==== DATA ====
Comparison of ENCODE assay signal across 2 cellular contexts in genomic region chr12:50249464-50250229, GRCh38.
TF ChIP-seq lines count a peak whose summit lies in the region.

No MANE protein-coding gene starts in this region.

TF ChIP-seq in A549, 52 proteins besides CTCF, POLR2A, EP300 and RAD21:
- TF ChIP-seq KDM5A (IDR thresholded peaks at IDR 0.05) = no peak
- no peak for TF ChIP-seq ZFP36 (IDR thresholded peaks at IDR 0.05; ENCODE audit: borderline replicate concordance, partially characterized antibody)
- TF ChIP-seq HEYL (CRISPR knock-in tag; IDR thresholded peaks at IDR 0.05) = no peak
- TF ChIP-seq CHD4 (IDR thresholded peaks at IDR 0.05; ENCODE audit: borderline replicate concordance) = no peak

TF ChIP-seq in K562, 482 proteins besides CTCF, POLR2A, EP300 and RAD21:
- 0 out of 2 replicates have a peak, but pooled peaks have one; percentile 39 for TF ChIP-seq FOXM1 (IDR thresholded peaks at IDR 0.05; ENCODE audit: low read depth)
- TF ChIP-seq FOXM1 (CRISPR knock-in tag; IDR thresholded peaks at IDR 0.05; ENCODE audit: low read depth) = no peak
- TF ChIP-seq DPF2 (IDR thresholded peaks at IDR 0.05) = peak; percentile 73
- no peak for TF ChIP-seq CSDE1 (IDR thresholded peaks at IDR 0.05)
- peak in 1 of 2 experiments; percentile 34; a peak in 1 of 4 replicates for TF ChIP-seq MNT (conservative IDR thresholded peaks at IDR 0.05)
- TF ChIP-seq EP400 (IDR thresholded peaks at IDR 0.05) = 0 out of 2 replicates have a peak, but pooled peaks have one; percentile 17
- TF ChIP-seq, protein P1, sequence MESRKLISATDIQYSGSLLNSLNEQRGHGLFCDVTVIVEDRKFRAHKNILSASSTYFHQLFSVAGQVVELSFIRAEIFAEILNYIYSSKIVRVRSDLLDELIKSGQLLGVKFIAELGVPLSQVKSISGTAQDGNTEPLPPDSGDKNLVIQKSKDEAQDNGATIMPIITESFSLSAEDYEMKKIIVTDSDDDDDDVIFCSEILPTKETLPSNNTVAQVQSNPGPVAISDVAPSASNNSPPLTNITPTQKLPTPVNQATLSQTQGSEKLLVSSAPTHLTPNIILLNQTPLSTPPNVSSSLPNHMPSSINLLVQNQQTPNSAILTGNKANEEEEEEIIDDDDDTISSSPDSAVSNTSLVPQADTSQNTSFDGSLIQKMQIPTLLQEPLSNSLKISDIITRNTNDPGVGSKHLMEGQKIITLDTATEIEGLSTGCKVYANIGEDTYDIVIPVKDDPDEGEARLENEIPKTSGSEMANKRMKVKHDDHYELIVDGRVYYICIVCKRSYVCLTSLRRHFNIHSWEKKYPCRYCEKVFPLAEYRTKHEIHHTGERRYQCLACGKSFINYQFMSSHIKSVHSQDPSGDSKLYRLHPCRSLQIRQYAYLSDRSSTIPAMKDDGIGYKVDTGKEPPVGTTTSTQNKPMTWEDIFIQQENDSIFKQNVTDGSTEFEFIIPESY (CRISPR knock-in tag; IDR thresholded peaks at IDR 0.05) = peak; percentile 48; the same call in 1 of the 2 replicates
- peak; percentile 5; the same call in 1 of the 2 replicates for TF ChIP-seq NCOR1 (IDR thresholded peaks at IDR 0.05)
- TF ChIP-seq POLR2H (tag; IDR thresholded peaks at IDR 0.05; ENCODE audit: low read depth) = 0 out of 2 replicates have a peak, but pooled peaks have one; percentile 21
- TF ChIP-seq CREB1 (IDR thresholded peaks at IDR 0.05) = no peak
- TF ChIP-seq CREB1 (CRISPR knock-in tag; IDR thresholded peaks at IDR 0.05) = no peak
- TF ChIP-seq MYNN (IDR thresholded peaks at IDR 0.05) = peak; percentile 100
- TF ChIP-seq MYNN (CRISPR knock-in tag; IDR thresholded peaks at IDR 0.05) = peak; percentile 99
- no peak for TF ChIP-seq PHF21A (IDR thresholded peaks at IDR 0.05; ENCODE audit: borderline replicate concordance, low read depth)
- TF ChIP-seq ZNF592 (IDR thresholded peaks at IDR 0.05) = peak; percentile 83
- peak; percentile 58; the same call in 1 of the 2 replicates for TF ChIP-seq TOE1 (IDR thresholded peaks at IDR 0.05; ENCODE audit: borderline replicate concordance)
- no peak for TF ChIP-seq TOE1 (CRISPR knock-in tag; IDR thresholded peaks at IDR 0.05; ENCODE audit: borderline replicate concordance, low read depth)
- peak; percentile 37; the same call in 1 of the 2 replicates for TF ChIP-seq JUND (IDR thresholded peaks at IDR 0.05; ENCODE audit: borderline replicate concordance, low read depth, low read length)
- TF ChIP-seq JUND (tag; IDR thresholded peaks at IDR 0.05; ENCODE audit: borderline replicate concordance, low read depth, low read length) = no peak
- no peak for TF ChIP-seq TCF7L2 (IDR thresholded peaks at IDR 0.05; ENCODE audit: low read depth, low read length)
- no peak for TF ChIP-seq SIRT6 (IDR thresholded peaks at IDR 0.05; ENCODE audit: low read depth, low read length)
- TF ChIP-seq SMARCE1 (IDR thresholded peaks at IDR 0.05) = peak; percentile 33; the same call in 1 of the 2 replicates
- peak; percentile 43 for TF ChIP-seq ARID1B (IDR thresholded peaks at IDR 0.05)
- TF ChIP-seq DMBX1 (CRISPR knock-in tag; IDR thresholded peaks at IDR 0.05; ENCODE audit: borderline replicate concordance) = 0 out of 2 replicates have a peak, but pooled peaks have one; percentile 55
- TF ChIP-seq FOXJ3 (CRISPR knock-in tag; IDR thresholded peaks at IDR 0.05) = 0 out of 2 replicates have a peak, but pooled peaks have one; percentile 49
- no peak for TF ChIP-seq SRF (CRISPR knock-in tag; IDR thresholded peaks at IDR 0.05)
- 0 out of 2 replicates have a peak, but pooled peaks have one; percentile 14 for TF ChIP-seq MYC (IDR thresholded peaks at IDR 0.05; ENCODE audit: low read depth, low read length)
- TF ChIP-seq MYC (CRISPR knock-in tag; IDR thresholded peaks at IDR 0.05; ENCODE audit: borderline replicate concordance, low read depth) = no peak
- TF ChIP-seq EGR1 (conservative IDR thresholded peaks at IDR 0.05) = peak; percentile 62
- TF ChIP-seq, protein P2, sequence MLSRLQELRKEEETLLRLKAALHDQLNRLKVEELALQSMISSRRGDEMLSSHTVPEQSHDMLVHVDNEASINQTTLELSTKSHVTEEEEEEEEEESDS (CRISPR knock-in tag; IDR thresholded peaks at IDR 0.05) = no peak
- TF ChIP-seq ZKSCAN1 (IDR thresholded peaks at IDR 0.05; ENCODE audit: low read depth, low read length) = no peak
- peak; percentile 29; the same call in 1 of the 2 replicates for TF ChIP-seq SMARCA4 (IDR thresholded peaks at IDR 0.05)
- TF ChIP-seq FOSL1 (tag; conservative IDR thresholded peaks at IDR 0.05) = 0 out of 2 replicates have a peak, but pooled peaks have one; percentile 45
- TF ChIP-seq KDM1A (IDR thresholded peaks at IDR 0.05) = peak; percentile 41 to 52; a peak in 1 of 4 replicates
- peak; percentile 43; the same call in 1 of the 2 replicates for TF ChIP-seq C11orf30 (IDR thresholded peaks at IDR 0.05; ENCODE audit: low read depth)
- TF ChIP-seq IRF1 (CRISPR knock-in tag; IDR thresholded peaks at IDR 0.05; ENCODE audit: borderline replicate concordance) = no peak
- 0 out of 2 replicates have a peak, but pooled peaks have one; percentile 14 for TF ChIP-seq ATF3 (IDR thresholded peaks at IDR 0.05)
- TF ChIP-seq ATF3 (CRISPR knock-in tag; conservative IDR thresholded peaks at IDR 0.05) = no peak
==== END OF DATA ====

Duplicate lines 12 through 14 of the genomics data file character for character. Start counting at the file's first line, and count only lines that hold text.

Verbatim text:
- TF ChIP-seq DPF2 (IDR thresholded peaks at IDR 0.05) = peak; percentile 73
- no peak for TF ChIP-seq CSDE1 (IDR thresholded peaks at IDR 0.05)
- peak in 1 of 2 experiments; percentile 34; a peak in 1 of 4 replicates for TF ChIP-seq MNT (conservative IDR thresholded peaks at IDR 0.05)